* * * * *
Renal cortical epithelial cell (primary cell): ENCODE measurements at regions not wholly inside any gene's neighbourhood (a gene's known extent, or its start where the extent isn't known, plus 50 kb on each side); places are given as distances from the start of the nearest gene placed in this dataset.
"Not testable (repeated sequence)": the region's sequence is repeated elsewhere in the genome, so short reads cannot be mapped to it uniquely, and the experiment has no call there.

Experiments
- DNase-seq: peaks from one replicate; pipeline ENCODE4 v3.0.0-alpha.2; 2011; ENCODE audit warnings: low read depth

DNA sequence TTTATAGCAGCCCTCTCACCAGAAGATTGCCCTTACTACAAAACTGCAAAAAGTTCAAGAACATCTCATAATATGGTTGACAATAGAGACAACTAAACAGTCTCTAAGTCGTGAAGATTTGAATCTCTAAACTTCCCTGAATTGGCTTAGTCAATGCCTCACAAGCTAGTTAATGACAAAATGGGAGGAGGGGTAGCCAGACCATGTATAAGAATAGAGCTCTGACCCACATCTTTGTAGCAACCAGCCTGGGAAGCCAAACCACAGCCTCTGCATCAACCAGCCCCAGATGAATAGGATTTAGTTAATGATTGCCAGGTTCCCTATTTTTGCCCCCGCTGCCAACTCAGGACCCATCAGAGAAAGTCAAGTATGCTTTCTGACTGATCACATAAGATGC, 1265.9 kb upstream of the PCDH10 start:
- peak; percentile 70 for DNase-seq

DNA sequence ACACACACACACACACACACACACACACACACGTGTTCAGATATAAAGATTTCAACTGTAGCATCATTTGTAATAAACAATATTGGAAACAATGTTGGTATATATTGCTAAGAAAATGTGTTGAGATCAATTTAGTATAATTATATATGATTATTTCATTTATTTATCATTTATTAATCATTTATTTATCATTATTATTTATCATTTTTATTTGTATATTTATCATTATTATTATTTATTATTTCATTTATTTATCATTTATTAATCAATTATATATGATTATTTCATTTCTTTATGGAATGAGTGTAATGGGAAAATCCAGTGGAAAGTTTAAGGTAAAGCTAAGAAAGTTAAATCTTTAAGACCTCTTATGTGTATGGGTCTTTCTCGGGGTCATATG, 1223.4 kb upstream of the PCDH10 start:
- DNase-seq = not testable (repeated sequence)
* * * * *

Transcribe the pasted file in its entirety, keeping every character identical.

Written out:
Renal cortical epithelial cell (primary cell): ENCODE measurements at regions not wholly inside any gene's neighbourhood (a gene's known extent, or its start where the extent isn't known, plus 50 kb on each side); places are given as distances from the start of the nearest gene placed in this dataset.
"Not testable (repeated sequence)": the region's sequence is repeated elsewhere in the genome, so short reads cannot be mapped to it uniquely, and the experiment has no call there.

Experiments
- DNase-seq: peaks from one replicate; pipeline ENCODE4 v3.0.0-alpha.2; 2011; ENCODE audit warnings: low read depth

DNA sequence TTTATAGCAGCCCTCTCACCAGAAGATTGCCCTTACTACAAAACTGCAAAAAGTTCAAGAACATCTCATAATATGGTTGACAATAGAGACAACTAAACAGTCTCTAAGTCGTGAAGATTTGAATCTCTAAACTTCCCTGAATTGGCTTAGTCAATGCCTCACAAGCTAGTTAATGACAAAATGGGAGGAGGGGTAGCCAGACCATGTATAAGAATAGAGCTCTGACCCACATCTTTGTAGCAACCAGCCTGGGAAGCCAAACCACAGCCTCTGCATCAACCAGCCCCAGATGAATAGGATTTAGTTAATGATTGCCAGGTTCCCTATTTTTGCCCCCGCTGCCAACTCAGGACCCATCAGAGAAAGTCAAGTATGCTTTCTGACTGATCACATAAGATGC, 1265.9 kb upstream of the PCDH10 start:
- peak; percentile 70 for DNase-seq

DNA sequence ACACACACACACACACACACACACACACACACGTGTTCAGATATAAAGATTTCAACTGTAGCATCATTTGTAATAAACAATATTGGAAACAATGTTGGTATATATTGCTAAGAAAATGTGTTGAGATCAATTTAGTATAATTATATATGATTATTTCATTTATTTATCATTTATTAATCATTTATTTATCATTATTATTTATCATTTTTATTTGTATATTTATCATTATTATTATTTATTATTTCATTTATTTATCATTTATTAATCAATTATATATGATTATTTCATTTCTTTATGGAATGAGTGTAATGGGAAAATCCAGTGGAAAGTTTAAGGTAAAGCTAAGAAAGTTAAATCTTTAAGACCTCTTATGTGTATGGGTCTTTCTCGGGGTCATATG, 1223.4 kb upstream of the PCDH10 start:
- DNase-seq = not testable (repeated sequence)